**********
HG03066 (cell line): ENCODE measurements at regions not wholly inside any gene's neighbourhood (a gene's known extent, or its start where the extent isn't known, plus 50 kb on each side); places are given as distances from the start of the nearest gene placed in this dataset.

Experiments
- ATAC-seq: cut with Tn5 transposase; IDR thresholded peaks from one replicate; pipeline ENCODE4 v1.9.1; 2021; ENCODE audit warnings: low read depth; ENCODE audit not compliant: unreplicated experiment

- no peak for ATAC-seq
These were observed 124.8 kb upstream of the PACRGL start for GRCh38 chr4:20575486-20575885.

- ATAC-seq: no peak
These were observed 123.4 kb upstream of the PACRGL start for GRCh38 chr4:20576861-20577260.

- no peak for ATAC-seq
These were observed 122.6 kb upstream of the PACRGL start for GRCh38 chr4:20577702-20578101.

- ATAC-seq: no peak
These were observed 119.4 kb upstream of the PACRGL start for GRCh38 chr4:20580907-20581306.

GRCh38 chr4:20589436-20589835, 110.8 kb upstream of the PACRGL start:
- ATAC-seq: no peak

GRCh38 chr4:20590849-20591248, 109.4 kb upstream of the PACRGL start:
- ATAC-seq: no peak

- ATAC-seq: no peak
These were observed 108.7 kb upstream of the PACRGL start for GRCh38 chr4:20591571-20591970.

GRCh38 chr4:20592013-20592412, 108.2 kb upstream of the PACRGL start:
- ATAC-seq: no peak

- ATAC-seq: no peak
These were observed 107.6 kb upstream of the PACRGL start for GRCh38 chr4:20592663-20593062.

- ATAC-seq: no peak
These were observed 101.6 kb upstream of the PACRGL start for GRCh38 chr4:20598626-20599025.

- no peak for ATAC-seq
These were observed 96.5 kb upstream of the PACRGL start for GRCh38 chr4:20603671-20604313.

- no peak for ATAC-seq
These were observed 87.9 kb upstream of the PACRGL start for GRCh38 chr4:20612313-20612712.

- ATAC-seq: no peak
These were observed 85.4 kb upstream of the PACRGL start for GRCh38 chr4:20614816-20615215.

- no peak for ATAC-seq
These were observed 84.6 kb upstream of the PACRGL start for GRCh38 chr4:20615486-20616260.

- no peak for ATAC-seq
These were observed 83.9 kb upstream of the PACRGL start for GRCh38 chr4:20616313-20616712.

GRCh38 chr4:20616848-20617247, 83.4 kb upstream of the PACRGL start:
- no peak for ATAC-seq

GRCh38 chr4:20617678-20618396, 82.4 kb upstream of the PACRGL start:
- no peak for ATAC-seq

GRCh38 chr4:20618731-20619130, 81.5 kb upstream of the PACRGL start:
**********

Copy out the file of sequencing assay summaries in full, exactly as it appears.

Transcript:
HG03066 (cell line): ENCODE measurements at regions not wholly inside any gene's neighbourhood (a gene's known extent, or its start where the extent isn't known, plus 50 kb on each side); places are given as distances from the start of the nearest gene placed in this dataset.

Experiments
- ATAC-seq: cut with Tn5 transposase; IDR thresholded peaks from one replicate; pipeline ENCODE4 v1.9.1; 2021; ENCODE audit warnings: low read depth; ENCODE audit not compliant: unreplicated experiment

- no peak for ATAC-seq
These were observed 124.8 kb upstream of the PACRGL start for GRCh38 chr4:20575486-20575885.

- ATAC-seq: no peak
These were observed 123.4 kb upstream of the PACRGL start for GRCh38 chr4:20576861-20577260.

- no peak for ATAC-seq
These were observed 122.6 kb upstream of the PACRGL start for GRCh38 chr4:20577702-20578101.

- ATAC-seq: no peak
These were observed 119.4 kb upstream of the PACRGL start for GRCh38 chr4:20580907-20581306.

GRCh38 chr4:20589436-20589835, 110.8 kb upstream of the PACRGL start:
- ATAC-seq: no peak

GRCh38 chr4:20590849-20591248, 109.4 kb upstream of the PACRGL start:
- ATAC-seq: no peak

- ATAC-seq: no peak
These were observed 108.7 kb upstream of the PACRGL start for GRCh38 chr4:20591571-20591970.

GRCh38 chr4:20592013-20592412, 108.2 kb upstream of the PACRGL start:
- ATAC-seq: no peak

- ATAC-seq: no peak
These were observed 107.6 kb upstream of the PACRGL start for GRCh38 chr4:20592663-20593062.

- ATAC-seq: no peak
These were observed 101.6 kb upstream of the PACRGL start for GRCh38 chr4:20598626-20599025.

- no peak for ATAC-seq
These were observed 96.5 kb upstream of the PACRGL start for GRCh38 chr4:20603671-20604313.

- no peak for ATAC-seq
These were observed 87.9 kb upstream of the PACRGL start for GRCh38 chr4:20612313-20612712.

- ATAC-seq: no peak
These were observed 85.4 kb upstream of the PACRGL start for GRCh38 chr4:20614816-20615215.

- no peak for ATAC-seq
These were observed 84.6 kb upstream of the PACRGL start for GRCh38 chr4:20615486-20616260.

- no peak for ATAC-seq
These were observed 83.9 kb upstream of the PACRGL start for GRCh38 chr4:20616313-20616712.

GRCh38 chr4:20616848-20617247, 83.4 kb upstream of the PACRGL start:
- no peak for ATAC-seq

GRCh38 chr4:20617678-20618396, 82.4 kb upstream of the PACRGL start:
- no peak for ATAC-seq

GRCh38 chr4:20618731-20619130, 81.5 kb upstream of the PACRGL start: